SXSW

South by Southwest change seeks to weed out PanelPicker harassers for 2017

PanelPicker, which generates many SXSW panels, launched today

Posted June 28th, 2016

South by Southwest is launching PanelPicker today, which each year helps the conference generate many of its hundreds of panels with the help of the public. For 2017, SXSW Interactive's director says the event is making changes to address harassing activity in PanelPacker. Last year, threats, harassment and strong criticisms of how the conference handled the cancellation of several panels that were eventually reinstated led to the creation of an Online Harassment Summit in March.

In an email about the PanelPicker launch, longtime Interactive director Hugh Forrest said, "Yes, we will take a much more active role in monitoring and moderating inappropriate comments on the PanelPicker. Users who engage in abusive language will have their accounts terminated." But he did not detail how those increased efforts would be carried out in terms of staffing.

What is South by Southwest's PanelPicker?
The website, which launched today, allows anyone to submit an idea for SXSW Interactive, Music, Film or SXSWedu. The person who submits a panel must include confirmed panelists, a video and other information about what the presentation would include. For 2016, SXSW received more than 4,600 proposals. The deadline for panel submission is July 22. Voting on panel ideas runs from Aug. 8 to Sept. 2. Public votes count for 30 percent of the selection process. A SXSW advisory board counts for 40 percent of the decision and the remaining 30 percent is decided by SXSW staff. Those whose panels are chosen for the conference receive a free badge allowing for attendance to SXSW Film, Music, Interactive or SXSWedu.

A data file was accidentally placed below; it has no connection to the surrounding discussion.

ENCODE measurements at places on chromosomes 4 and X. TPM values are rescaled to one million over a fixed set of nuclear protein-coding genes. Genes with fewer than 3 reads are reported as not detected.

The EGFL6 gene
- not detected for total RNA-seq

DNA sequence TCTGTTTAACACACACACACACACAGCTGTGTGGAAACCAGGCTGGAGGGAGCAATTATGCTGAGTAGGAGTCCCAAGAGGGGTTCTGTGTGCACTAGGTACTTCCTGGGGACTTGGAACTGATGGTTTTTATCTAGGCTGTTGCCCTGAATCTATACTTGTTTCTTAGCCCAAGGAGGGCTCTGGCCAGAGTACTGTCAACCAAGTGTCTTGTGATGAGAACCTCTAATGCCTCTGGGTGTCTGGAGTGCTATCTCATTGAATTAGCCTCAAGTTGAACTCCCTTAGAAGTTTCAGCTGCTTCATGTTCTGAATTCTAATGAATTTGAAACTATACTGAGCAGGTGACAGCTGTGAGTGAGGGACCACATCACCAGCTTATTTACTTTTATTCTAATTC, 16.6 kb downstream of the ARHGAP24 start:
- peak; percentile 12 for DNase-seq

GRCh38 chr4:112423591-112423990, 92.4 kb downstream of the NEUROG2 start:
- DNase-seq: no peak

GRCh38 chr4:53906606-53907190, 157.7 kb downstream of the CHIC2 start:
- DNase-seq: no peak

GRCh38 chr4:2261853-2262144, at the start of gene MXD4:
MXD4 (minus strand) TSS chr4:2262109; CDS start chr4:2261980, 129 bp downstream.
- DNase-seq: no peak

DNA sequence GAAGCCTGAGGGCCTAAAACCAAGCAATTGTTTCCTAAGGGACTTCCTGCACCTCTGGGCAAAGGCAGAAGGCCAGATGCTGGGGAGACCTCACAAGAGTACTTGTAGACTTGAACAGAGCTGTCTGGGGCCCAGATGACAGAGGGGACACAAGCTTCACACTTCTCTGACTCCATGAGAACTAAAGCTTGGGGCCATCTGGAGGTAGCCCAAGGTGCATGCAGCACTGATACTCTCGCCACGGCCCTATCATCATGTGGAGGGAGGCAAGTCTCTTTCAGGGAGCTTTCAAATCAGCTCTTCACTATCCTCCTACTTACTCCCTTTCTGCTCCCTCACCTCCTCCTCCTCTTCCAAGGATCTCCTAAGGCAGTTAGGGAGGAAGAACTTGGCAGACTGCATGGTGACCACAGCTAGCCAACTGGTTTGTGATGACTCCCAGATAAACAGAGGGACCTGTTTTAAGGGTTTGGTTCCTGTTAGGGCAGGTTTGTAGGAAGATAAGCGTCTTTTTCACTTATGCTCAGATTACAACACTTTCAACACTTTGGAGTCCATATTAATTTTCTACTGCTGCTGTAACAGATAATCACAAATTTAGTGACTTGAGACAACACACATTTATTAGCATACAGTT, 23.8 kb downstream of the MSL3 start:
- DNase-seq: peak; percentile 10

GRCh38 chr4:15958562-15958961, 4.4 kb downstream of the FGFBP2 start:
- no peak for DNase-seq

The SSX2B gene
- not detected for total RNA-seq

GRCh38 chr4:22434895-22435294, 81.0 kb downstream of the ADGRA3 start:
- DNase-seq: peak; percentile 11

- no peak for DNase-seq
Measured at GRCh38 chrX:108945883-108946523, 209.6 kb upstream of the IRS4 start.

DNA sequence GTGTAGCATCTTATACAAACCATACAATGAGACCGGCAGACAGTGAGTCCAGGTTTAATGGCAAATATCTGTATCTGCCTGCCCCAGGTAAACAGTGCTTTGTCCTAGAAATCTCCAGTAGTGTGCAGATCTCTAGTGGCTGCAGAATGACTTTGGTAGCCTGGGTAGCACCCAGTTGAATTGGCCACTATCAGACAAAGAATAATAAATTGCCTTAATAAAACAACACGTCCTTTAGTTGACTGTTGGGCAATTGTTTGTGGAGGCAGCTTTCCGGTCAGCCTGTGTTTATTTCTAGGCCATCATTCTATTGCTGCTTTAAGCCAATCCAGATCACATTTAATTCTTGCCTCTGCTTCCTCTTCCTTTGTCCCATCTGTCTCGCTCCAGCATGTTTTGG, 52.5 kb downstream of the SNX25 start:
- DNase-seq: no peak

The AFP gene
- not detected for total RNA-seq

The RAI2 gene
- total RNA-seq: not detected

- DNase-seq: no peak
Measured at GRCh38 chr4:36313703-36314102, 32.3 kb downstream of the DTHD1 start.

Source: Panelpicker.sxsw.com

SXSW is also combining PanelPicker's Interactive, Music and Film sections. Those submitting a panel idea may only submit one and won't be required to choose which branch of the festival it goes to, in hopes of creating a more unified experience, Forrest said. 

"For 2017, these paths for the SXSW conference will all be the same," he said. South by Southwest takes place March 10-19.

Those submitting a panel idea for SXSW edu, which takes place March 6-9, may submit for that separately and in addition to the main SXSW fest.

Shireen Mitchell, founder of Digital Sisters and Stop Online Violence Against Women, was a panelist at this year's festival as part of the Online Harassment Submit and says she plans to submit another panel idea for 2017. 

But, she says, she encountered many difficulties in last year's PanelPicker that ranged from harassment that continues in the form of daily targeted hacking of her website today, to having a SXSW Film panel on women and comic book heroes rejected while a panel on diversity and online harassment was only to be accepted for SXSW Gaming , which took place several days after SXSW Interactive.

Rodolfo Gonzalez / AMERICAN-STATESMAN)Hugh Forrest, director ofSouth by Southwest Interactive, gives the opening remarks during the first day of the festival held at the Austin Convention Center on Friday, March 13, 2015.